There might also be a second floor or a second fouqi which contains, like the first floor, many rooms and lemnafaa. Just like there is a bertal in the center of sufli, there is a bhou that centers lfouqi. Lebhou is a bedroom for the parents; it resembles lbertal except the fact that it is located inside the rooms and covered by a silk curtain or an embroidered cloth.
The upper floor is called lmenzeh, the house’s highest room whose windows look down into beautiful views of gardens, orchards or a panoramic view of the city. The roof of the house constitutes of a small room for laundry and smaller roof called stiha which remains the highest point in the house.
Most of the historical Fassi houses are annexed by a small apartment called lmesria which has its own entrance. It might be used to accommodate young single men of the family, host guests who attend big family parties or store many stuff if the house is small. Reserving lmesria for single men or guests is not to be considered as a way of isolating them; rather, it is meant to provide them with a space where they can enjoy their privacy. lmesria is usually built above errwa, a stable where the donkeys and horses of the members of the family, guests and visitors are kept. Errwa is the equivalent of nowadays garage where vehicles are parked.
It is important to point out that Fes is one of the oldest cities whose architecture paid a particular attention to the environment. First, the city is built on rivers, which allows an easy connection to the sewerage system. Second, the profusion of water in Fes has contributed to the spread of many green spaces both in the city and inside the houses. In fact, there is hardly an old Fassi house without beautiful trees such as orange, lemon, grapes, citron, berries or linden. This is in addition to a wide variety of roses and flowers that provide fragrant and refreshing smell, especially in the spring. Furthermore, Fassi people has benefited from the abundance of springs in Fes to install beautiful fountains in the middle of their courtyards. These fountains do not only maximize the beauty of the house, but they can also be used by children for swimming. The floor of the corridors is usually embellished by Fassi zellij and the ceilings are decorated by wood or what Fassi people call elmamouni. It is also possible to build a covered place called eddekana using green brick, in which the family can enjoy the garden in the winter. Last but not least, it is important to mention that the historical Fassi house is usually open on the sky from the garden, allowing enough air and light to get in. Additionally, historical Fassi houses are designed in a way that preserves women’s privacy and at the same time allows them to discover the outside world through lmenzah.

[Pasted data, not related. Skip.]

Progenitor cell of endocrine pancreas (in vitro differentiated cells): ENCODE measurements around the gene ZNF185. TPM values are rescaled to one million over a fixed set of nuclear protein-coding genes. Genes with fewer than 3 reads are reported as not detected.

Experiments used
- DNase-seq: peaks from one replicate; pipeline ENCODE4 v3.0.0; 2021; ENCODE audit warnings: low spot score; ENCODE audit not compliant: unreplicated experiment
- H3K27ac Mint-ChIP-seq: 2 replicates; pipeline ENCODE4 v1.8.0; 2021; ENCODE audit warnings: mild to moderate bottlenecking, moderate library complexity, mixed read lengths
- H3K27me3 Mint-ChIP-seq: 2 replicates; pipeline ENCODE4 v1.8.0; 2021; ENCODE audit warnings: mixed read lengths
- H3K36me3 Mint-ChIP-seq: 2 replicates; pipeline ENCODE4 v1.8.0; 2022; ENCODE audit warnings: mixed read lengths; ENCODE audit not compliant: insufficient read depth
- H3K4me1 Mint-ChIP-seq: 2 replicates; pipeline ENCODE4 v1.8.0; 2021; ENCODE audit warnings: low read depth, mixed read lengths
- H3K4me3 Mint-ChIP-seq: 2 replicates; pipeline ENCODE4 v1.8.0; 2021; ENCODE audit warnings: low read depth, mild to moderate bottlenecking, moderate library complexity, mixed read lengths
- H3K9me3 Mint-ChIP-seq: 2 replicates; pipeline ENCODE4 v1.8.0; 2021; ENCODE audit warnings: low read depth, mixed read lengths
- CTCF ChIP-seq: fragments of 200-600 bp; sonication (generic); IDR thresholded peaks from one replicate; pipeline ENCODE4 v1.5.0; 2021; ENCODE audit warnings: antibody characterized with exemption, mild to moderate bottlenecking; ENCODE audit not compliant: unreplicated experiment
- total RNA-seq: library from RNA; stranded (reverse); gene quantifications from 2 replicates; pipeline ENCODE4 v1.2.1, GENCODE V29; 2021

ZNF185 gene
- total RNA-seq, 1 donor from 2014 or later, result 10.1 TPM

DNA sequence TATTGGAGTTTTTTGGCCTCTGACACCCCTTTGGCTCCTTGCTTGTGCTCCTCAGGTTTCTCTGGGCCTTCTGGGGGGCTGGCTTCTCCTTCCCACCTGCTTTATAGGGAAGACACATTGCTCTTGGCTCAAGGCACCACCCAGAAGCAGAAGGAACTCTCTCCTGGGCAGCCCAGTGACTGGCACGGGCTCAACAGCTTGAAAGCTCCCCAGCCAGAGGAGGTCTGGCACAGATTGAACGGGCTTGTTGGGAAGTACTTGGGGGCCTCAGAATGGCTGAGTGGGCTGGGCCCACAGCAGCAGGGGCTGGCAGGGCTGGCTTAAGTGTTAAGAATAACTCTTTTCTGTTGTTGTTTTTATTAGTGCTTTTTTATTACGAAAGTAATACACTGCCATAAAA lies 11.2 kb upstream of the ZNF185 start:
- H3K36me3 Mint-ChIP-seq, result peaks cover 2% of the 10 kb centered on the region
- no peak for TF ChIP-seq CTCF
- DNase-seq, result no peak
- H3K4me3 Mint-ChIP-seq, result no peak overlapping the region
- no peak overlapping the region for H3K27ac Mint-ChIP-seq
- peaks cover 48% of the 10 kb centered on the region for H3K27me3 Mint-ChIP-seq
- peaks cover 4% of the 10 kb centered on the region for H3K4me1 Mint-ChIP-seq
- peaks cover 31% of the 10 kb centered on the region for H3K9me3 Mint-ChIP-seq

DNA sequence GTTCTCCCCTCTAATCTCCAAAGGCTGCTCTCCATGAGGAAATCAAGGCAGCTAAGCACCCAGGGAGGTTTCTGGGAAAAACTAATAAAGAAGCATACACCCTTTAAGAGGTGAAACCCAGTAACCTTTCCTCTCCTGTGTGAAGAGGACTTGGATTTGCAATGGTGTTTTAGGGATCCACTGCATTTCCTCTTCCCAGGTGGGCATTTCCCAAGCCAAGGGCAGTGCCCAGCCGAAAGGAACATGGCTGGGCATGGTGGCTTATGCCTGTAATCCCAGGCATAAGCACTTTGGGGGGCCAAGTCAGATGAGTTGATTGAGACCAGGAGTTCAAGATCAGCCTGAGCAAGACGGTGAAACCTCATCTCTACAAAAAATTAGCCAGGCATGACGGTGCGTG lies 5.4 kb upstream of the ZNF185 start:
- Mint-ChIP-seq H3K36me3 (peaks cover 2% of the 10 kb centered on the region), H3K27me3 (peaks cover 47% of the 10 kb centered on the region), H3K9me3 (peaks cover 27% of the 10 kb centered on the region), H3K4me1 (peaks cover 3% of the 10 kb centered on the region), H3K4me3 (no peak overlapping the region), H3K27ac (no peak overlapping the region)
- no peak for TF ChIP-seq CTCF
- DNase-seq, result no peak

The architecture of the historical Fassi house deserves further research to decipher the significance of its multifarious aspects such as the environmental, the social, the cultural, the aesthetical and the architectural. In fact, it should be part of the main curriculum of the schools of architecture and civil engineering both in Morocco and abroad.